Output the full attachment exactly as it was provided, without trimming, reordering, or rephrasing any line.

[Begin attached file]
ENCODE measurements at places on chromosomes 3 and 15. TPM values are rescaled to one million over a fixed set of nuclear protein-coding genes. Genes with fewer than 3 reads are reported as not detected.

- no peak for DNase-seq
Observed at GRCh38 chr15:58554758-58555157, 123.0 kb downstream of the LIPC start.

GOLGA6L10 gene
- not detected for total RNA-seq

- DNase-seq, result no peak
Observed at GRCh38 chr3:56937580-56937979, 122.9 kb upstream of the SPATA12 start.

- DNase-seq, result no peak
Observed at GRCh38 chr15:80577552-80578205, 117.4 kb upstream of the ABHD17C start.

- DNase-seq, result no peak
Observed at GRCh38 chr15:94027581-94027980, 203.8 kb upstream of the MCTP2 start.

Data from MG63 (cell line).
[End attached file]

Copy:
ENCODE measurements at places on chromosomes 3 and 15. TPM values are rescaled to one million over a fixed set of nuclear protein-coding genes. Genes with fewer than 3 reads are reported as not detected.

- no peak for DNase-seq
Observed at GRCh38 chr15:58554758-58555157, 123.0 kb downstream of the LIPC start.

GOLGA6L10 gene
- not detected for total RNA-seq

- DNase-seq, result no peak
Observed at GRCh38 chr3:56937580-56937979, 122.9 kb upstream of the SPATA12 start.

- DNase-seq, result no peak
Observed at GRCh38 chr15:80577552-80578205, 117.4 kb upstream of the ABHD17C start.

- DNase-seq, result no peak
Observed at GRCh38 chr15:94027581-94027980, 203.8 kb upstream of the MCTP2 start.

Data from MG63 (cell line).